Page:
‘Still waters run deep’ goes the expression, mostly referring to people who maybe don’t say much but who think deeply. I often think of the verse in psalm 23 – ‘He leads me beside still waters…’ We tend to think of water as moving: the sea is in constant movement, rivers flow, lakes have currents and can be whipped up by the wind. The stream which runs by our house moves downwards pretty swiftly after heavy rain. ‘Still waters’ can conjure up images of murky, stagnant ponds, hiding creeping weeds and unknown creatures.
Those of us with balance problems never feel still. If our world is not spinning, it is jerking or distorted. Often it seems like something in our head is moving, or we are moving when we are sitting quietly or lying down. When riding in a car, we feel uncomfortable movement when the car has stopped. Sleep can be severely disturbed. Complete stillness is elusive.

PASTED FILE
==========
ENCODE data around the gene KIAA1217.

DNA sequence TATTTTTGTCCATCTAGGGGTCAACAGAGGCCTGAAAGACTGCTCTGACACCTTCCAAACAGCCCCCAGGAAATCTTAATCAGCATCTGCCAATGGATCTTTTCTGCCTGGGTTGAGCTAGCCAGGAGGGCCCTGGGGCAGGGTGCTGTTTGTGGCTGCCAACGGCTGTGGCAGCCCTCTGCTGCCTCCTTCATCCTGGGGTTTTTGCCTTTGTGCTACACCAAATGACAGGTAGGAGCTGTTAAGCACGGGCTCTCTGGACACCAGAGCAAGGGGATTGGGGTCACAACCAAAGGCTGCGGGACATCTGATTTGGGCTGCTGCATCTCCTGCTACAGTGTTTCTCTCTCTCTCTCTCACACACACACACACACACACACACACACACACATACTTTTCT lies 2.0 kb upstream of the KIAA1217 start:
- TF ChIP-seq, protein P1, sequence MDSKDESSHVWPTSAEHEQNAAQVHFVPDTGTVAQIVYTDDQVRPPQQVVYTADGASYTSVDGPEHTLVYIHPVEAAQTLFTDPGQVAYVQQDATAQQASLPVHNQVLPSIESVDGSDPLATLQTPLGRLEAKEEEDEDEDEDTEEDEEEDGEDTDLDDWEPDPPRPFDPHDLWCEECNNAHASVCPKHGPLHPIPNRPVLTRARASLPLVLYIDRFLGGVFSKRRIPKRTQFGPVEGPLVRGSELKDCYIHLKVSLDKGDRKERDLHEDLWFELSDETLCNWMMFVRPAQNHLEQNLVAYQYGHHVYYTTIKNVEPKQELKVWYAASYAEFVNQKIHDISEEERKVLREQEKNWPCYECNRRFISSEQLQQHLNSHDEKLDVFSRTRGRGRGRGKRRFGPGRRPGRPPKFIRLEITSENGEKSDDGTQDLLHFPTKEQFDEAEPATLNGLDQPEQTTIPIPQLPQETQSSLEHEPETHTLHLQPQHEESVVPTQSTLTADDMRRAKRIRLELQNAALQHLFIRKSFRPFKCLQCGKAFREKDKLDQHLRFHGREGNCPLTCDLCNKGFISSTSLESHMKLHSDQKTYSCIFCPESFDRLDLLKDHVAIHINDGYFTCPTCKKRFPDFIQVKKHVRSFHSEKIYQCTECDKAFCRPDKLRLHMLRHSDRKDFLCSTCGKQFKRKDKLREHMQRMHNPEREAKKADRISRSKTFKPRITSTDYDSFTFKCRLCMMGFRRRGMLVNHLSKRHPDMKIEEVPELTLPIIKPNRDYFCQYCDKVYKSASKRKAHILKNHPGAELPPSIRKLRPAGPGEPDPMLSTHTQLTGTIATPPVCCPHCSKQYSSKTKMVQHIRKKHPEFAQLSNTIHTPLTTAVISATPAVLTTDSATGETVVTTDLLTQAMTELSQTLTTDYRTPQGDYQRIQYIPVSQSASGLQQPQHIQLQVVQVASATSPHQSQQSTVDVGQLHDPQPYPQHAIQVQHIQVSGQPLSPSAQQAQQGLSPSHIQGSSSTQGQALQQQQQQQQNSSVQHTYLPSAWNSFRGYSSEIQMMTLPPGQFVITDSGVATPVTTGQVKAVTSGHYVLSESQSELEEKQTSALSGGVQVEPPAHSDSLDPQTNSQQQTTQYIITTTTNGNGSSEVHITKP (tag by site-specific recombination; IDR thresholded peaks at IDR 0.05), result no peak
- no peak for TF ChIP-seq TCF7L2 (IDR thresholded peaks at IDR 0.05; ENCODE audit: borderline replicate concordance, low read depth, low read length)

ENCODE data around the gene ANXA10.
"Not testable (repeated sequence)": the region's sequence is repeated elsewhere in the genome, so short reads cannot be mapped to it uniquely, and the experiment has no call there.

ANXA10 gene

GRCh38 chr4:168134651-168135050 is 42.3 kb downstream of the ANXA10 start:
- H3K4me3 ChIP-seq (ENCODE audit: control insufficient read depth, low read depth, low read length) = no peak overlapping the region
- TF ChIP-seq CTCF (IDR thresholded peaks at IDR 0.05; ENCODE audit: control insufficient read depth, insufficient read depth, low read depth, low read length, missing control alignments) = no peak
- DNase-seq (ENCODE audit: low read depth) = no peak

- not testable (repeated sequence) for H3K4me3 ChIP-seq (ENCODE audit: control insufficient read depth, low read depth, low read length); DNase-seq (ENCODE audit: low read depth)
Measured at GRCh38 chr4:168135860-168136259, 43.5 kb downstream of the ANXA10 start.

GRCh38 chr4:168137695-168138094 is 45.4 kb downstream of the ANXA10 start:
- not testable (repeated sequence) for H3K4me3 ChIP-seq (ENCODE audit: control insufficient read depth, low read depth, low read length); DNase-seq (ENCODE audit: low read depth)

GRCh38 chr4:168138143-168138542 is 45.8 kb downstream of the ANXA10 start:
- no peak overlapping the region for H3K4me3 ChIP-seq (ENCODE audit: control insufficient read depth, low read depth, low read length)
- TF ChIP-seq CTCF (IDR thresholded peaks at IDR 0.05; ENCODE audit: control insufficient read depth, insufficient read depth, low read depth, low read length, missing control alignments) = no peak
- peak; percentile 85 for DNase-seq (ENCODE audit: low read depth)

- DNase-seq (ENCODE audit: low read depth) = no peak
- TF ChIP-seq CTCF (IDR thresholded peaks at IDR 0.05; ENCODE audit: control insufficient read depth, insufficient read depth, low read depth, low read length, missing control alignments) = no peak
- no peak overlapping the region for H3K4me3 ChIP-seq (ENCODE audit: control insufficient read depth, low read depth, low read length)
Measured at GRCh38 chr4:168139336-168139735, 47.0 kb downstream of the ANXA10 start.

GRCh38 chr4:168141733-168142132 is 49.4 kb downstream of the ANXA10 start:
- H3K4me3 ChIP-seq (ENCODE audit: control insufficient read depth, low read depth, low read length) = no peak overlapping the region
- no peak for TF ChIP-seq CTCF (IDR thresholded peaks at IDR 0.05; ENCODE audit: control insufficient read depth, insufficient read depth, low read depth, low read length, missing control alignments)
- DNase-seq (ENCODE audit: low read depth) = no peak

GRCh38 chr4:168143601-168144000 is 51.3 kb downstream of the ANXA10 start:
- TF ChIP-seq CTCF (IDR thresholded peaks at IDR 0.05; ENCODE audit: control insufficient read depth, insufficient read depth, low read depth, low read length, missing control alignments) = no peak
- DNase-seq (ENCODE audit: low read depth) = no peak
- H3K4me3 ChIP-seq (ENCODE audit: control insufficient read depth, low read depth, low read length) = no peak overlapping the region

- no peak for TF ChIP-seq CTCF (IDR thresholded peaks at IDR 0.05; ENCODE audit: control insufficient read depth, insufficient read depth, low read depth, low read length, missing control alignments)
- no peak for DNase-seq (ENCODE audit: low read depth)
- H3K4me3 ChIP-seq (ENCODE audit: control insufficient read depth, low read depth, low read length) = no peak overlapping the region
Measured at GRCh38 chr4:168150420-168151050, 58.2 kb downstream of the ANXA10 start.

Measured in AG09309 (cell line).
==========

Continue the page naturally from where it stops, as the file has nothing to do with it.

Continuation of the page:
Reflecting more on the ‘still waters’ of the well-known psalm, I can see how they may refer to an inner stillness, the stillness of our souls. Even if we enjoy good health, in life we are often caught up in constant movement – running around physically, our minds jumping from one concern to the next, days full of incessant activity and thoughts which fill our heads to overflowing.
Whatever it is which keeps us from stillness, we can find a way to ignore it for a time. I like to imagine a small lake in a field with a wood. A very soft breeze blows the branches of the trees. The sun glints off the surface of the water, which is clear and still and deep. It brings me peace and calms the symptoms I have, reminding me of God’s presence around and within me, and of the depths which lie below the surface of all our lives. Sometimes it is good to spend time in those depths and discover the stillness at the centre of all things.